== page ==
Keeping in mind the above points, we made the first attempt to recover the particles. We tried to pick up the particles attached to the wall of the sample catcher directly with an electrostatic-controlled micro-manipulator probe (Fig. 3). At left shows when we discovered several rocky particles, probably different from artificial material, inside the catcher. Due to static electricity, multiple relatively large particles were stuck to the space of the partition dividing rooms A and B. With this discovery, we became confident that many natural particles existed in the catcher, which relieved us and allowed us to investigate with confidence. It was more than two months after the return of HAYABUSA before we could confirm the existence of the natural rocky particles.
In the circle at the right of Fig. 3, a large particle can be seen as we were trying to pick it up with a voltage-applied probe. As you can see, poor visibility is a hindrance for the direct collection method. (The needle-like image is the probe's shadow: the actual probe can be seen faintly to the lower left of the shadow). The poor visibility was caused by: the relation of particle size to the catcher's surface roughness: limited direction of illumination in the depths of the catcher; and limited 3D information because of the unsecured microscope's view from two directions. To overcome the problem we devised some special techniques such as predicting height by measuring the shadow and detecting particles moving on the surface by scanning the high voltage-applied probe a little above the catcher's surface. These techniques were inefficient, however, so we adopted other recovery method.
If large particles exist, then smaller ones exist in greater numbers. To recover the extremely fine particles, we used a Teflon spatula prepared in advance. Although its shape was suitable to sweep up the samples firmly stuck to the catcher's wall, we were unable to use it "as-is" because it blocked observation by the field emission scanning electron microscope (SEM). We fabricated several new spatulas, a SEM sample holder, and storage containers for the spatulas. We succeeded in picking up samples with the Teflon spatula, and, after SEM observation and analysis, we concluded that they originated from Itokawa*. Most of the extremely fine particles that adhered to the spatula were under 10µm in size and were difficult for us to identify with the optical microscope mounted in the clean chamber. We were unable to collect samples on the spatula when operating the manipulator viewed through the optical microscope. Later, we installed a newly developed ultramicro-manipulator inside the SEM to collect the extremely fine particles. Figure 4 shows when we were picking up test samples of particles with the ultramicro-manipulator in the SEM. With this method, we were able to recover even extremely fine particles swept up by the spatula, but particle collection inside the SEM took considerable time. This was because, while the manipulator moved in 3D inside the SEM, the SEM observation image was from a single direction only. We were forced to operate the ultramicro-manipulator very carefully.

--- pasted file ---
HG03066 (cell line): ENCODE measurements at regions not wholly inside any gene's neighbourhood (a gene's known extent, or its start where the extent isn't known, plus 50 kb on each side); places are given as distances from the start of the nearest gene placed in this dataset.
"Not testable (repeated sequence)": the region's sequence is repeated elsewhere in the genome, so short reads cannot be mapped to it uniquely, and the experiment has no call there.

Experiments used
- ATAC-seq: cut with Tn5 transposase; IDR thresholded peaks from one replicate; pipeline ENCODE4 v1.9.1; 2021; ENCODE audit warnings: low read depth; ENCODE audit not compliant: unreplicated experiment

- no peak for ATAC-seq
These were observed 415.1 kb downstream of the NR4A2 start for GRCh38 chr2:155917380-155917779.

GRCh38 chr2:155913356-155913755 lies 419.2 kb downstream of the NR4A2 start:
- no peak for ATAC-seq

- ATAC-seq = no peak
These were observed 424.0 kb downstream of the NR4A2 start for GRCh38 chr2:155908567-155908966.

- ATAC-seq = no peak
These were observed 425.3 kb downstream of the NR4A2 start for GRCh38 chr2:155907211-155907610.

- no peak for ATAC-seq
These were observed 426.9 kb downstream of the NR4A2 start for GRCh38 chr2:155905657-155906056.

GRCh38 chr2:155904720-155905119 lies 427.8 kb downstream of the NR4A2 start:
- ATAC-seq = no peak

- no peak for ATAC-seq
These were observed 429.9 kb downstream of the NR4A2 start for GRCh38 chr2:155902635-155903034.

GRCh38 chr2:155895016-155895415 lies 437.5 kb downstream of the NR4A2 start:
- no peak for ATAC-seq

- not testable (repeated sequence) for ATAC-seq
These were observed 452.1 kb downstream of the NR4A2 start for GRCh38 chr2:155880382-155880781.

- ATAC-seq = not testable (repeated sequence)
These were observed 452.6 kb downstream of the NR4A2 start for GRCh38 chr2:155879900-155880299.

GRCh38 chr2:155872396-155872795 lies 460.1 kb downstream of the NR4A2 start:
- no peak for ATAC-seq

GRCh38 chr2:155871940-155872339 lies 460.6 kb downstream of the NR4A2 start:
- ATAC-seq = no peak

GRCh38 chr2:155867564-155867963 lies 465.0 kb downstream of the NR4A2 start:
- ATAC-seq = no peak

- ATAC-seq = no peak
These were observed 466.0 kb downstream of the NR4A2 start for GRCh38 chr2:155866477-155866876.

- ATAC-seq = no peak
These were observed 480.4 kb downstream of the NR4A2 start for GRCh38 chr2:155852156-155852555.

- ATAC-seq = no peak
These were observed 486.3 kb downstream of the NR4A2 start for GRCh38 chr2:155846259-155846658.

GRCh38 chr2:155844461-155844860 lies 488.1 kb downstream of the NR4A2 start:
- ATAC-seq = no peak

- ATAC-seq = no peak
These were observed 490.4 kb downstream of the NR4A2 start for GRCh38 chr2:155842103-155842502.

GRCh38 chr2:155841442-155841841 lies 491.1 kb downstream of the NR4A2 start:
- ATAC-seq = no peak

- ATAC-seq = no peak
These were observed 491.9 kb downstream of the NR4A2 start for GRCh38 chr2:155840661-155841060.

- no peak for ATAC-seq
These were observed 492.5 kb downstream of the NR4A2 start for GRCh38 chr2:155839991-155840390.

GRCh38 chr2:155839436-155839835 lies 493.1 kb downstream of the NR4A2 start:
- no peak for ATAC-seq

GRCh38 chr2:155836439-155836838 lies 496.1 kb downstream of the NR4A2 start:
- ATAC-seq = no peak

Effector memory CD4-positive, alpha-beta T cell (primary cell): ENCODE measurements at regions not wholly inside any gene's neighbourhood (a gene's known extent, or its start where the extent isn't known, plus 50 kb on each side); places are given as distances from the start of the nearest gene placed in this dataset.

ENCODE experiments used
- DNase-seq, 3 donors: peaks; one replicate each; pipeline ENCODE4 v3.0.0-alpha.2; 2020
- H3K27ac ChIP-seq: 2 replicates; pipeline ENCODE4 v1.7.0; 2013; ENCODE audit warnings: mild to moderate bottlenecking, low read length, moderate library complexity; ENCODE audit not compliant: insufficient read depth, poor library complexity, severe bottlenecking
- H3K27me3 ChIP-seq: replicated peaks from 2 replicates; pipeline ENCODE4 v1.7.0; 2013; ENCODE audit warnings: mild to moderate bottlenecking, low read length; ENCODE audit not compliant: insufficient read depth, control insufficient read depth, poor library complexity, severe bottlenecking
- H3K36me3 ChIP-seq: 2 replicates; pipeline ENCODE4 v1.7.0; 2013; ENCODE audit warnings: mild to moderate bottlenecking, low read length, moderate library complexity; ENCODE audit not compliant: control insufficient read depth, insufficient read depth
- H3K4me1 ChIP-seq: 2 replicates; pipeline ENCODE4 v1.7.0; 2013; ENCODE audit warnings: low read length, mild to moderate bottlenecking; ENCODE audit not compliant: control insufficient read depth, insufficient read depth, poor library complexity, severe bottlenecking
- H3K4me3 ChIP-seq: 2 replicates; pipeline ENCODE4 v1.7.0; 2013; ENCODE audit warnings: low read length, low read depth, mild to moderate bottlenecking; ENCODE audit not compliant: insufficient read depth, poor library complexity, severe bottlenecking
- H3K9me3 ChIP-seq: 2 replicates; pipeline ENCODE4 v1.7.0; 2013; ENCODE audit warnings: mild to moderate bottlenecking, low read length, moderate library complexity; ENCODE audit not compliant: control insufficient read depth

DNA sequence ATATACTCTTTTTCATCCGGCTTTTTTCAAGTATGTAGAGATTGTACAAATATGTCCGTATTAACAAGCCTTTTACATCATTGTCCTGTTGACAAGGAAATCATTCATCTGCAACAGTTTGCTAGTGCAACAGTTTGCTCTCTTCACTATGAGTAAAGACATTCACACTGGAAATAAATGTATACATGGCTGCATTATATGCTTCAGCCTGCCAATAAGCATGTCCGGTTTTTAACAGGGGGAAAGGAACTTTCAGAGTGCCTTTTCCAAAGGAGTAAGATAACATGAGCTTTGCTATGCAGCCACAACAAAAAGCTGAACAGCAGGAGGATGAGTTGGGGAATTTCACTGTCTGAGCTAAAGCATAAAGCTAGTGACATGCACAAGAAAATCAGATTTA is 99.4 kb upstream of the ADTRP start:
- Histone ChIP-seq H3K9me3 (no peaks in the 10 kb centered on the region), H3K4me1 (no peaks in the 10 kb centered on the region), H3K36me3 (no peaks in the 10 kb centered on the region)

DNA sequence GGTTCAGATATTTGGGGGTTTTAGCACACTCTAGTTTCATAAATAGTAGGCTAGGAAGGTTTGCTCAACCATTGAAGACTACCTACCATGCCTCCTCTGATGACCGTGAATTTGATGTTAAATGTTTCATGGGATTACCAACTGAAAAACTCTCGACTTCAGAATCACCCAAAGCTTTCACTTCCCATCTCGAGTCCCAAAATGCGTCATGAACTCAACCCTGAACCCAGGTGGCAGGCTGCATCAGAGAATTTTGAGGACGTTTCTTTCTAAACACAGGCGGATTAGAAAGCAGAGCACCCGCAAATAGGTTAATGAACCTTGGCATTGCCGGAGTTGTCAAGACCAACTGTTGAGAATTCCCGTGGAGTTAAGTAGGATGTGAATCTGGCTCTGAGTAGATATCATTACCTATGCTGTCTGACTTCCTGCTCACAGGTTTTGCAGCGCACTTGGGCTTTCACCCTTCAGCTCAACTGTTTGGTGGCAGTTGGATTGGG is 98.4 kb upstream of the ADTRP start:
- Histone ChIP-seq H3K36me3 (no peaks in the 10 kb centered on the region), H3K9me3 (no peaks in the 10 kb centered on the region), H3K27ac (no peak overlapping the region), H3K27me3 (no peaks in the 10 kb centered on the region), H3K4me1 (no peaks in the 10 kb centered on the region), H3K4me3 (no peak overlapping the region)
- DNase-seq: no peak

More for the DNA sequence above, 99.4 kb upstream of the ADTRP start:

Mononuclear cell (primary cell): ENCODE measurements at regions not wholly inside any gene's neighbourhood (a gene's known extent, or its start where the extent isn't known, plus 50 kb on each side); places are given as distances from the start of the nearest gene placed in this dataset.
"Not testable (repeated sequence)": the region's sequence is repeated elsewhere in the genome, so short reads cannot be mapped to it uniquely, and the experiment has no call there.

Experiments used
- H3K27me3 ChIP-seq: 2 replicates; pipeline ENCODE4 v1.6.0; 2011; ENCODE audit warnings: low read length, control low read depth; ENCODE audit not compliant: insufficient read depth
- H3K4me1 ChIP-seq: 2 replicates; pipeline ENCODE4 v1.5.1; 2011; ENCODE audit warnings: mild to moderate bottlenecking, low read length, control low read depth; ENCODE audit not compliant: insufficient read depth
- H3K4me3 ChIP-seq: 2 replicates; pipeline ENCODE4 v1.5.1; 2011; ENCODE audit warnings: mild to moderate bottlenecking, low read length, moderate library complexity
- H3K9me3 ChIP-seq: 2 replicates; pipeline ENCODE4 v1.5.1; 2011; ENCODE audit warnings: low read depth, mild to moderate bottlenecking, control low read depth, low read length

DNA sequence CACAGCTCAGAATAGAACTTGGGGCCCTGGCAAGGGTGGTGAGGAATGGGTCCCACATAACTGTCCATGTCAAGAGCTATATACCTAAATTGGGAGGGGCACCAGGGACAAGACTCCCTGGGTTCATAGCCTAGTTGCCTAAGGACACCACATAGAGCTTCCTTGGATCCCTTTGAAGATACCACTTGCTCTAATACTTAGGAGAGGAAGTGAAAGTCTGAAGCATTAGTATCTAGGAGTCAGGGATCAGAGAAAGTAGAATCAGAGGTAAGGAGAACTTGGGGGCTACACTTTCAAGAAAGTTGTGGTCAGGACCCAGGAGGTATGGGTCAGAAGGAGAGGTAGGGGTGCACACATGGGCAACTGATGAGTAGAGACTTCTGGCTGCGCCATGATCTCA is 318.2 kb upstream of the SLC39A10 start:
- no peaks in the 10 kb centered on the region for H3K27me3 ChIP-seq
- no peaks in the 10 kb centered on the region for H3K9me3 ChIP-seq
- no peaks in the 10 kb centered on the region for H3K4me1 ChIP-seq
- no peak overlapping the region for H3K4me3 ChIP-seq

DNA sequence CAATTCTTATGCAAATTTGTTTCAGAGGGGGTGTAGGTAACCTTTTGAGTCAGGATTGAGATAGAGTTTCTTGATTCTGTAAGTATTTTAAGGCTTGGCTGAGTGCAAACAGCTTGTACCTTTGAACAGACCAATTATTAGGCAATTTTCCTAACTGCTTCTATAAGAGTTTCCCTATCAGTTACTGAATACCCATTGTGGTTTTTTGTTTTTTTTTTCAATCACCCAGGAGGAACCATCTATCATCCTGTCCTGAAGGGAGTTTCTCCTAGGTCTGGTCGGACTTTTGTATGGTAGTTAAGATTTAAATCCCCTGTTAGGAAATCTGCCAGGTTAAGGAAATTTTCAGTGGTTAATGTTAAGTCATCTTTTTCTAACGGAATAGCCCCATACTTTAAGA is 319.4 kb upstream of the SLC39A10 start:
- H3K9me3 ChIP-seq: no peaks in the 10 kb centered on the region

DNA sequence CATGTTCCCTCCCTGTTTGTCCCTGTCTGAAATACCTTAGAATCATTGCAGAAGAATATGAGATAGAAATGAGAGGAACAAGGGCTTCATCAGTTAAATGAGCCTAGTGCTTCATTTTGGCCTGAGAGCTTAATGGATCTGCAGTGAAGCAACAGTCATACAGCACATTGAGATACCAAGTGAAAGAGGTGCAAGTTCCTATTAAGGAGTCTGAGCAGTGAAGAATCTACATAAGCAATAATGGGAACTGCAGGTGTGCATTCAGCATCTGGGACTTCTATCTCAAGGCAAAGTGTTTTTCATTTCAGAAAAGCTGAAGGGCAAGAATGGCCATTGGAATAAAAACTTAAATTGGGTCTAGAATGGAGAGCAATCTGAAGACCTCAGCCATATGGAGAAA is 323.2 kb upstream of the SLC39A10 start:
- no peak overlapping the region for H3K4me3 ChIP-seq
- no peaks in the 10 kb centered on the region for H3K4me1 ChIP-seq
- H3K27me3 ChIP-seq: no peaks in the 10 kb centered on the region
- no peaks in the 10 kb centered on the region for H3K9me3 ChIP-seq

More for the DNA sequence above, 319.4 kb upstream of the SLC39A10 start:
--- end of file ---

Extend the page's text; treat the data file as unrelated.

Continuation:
Our current method is to overturn the sample catcher, shake it, gather the particles dropped from the catcher in the synthetic quartz glass lid, and then extract them from the lid with the micro-manipulator. Several hundred particles, including artificial ones, drop from rooms A and B with this method. It is easy to identify the particles on the flat quartz glass lid. Moreover, since we can operate the micro-manipulator while obtaining 3D information from the optical microscopes in two directions in good lighting conditions, we are able to recover the particles more safely and efficiently. When necessary, the static electricity can be neutralized by an ultraviolet lamp and/or Po-210 alpha-ray source.
The latest collection and handling procedures are as follows: pick up particles from the quartz glass lid and transfer them to the SEM sample holder; examine the particles to remove the artificial ones; categorize the particles approximately; and move them with the micromanipulator to the synthetic quartz glass plate for storage. To protect the particles from pollution in the earth environment, all operations are performed in a clean chamber filled with highly purified nitrogen. The sample container used for moving the particles to and from the SEM is closed to the atmosphere and filled with highly purified nitrogen. SEM observation is performed in uncoated condition in order not to pollute the particles. In addition, observation and analysis are performed in a low-vacuum mode of highly purified nitrogen.